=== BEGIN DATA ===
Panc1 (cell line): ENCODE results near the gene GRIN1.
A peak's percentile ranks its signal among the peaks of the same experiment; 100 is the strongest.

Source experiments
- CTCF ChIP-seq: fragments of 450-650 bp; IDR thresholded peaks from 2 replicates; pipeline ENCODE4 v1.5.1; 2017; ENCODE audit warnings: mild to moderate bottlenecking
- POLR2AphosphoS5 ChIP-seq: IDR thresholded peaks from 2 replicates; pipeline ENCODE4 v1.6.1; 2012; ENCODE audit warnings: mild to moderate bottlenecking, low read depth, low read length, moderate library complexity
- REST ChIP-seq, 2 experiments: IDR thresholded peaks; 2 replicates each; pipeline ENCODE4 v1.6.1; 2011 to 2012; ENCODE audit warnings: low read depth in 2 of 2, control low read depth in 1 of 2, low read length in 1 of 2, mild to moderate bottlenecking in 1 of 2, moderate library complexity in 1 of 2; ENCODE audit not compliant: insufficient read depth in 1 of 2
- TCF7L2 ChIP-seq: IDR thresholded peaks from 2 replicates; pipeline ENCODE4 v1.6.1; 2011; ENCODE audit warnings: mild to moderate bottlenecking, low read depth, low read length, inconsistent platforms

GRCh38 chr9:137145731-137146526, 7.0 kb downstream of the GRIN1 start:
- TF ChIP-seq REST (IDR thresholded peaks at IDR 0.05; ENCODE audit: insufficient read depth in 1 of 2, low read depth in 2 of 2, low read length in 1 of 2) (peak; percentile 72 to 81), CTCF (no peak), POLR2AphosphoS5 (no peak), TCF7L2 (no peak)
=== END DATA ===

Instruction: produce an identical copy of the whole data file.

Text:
Panc1 (cell line): ENCODE results near the gene GRIN1.
A peak's percentile ranks its signal among the peaks of the same experiment; 100 is the strongest.

Source experiments
- CTCF ChIP-seq: fragments of 450-650 bp; IDR thresholded peaks from 2 replicates; pipeline ENCODE4 v1.5.1; 2017; ENCODE audit warnings: mild to moderate bottlenecking
- POLR2AphosphoS5 ChIP-seq: IDR thresholded peaks from 2 replicates; pipeline ENCODE4 v1.6.1; 2012; ENCODE audit warnings: mild to moderate bottlenecking, low read depth, low read length, moderate library complexity
- REST ChIP-seq, 2 experiments: IDR thresholded peaks; 2 replicates each; pipeline ENCODE4 v1.6.1; 2011 to 2012; ENCODE audit warnings: low read depth in 2 of 2, control low read depth in 1 of 2, low read length in 1 of 2, mild to moderate bottlenecking in 1 of 2, moderate library complexity in 1 of 2; ENCODE audit not compliant: insufficient read depth in 1 of 2
- TCF7L2 ChIP-seq: IDR thresholded peaks from 2 replicates; pipeline ENCODE4 v1.6.1; 2011; ENCODE audit warnings: mild to moderate bottlenecking, low read depth, low read length, inconsistent platforms

GRCh38 chr9:137145731-137146526, 7.0 kb downstream of the GRIN1 start:
- TF ChIP-seq REST (IDR thresholded peaks at IDR 0.05; ENCODE audit: insufficient read depth in 1 of 2, low read depth in 2 of 2, low read length in 1 of 2) (peak; percentile 72 to 81), CTCF (no peak), POLR2AphosphoS5 (no peak), TCF7L2 (no peak)